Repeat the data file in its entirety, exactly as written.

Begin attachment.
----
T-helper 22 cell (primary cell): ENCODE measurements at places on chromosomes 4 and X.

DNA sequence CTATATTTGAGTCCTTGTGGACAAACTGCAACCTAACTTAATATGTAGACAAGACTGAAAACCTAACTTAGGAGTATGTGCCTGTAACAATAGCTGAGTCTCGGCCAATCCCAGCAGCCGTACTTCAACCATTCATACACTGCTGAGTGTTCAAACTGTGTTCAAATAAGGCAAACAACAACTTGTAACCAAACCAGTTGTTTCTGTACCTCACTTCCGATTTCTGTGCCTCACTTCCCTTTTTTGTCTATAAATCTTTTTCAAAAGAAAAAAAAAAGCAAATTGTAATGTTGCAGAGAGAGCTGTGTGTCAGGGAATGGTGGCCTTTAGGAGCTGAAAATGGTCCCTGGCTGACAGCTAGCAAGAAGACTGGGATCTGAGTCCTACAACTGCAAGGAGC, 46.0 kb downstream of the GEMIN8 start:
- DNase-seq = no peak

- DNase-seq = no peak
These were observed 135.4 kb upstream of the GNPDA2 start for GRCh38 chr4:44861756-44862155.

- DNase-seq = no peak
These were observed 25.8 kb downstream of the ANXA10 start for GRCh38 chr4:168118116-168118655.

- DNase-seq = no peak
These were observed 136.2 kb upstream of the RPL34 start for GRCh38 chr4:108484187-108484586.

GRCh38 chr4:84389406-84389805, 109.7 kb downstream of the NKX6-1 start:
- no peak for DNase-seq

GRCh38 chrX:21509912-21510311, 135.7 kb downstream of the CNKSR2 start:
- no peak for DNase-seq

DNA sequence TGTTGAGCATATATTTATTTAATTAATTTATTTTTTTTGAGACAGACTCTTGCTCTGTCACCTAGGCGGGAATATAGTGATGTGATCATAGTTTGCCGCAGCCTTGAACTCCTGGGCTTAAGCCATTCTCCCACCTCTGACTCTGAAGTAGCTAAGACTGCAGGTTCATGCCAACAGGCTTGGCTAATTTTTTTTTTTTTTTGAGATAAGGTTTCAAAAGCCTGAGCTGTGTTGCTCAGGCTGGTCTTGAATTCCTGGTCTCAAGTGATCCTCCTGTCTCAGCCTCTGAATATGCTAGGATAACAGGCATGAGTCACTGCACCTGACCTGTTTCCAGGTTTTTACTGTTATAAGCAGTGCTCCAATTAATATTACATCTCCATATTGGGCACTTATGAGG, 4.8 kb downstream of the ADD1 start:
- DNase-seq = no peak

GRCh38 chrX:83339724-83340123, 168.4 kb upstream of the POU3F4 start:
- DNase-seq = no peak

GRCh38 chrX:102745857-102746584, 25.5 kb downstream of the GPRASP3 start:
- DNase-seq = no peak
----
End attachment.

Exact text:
T-helper 22 cell (primary cell): ENCODE measurements at places on chromosomes 4 and X.

DNA sequence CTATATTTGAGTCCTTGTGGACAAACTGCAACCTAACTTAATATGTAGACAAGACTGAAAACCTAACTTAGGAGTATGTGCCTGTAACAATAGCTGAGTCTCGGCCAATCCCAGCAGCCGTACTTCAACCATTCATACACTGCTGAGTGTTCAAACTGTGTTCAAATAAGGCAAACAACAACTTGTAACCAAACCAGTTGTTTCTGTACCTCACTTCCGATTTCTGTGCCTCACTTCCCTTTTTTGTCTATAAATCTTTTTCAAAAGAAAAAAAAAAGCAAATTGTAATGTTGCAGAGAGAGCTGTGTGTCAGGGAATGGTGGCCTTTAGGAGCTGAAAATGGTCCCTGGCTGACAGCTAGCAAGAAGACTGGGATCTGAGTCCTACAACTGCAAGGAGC, 46.0 kb downstream of the GEMIN8 start:
- DNase-seq = no peak

- DNase-seq = no peak
These were observed 135.4 kb upstream of the GNPDA2 start for GRCh38 chr4:44861756-44862155.

- DNase-seq = no peak
These were observed 25.8 kb downstream of the ANXA10 start for GRCh38 chr4:168118116-168118655.

- DNase-seq = no peak
These were observed 136.2 kb upstream of the RPL34 start for GRCh38 chr4:108484187-108484586.

GRCh38 chr4:84389406-84389805, 109.7 kb downstream of the NKX6-1 start:
- no peak for DNase-seq

GRCh38 chrX:21509912-21510311, 135.7 kb downstream of the CNKSR2 start:
- no peak for DNase-seq

DNA sequence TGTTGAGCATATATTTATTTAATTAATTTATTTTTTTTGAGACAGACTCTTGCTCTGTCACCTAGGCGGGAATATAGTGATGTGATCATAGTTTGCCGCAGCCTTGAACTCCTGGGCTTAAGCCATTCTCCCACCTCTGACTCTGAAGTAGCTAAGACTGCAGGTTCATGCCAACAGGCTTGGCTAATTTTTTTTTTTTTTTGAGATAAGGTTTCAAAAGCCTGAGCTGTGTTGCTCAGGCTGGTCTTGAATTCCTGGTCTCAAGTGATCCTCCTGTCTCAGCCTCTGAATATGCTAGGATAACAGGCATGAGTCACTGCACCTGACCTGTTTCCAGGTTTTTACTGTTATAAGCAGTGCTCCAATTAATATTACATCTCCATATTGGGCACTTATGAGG, 4.8 kb downstream of the ADD1 start:
- DNase-seq = no peak

GRCh38 chrX:83339724-83340123, 168.4 kb upstream of the POU3F4 start:
- DNase-seq = no peak

GRCh38 chrX:102745857-102746584, 25.5 kb downstream of the GPRASP3 start:
- DNase-seq = no peak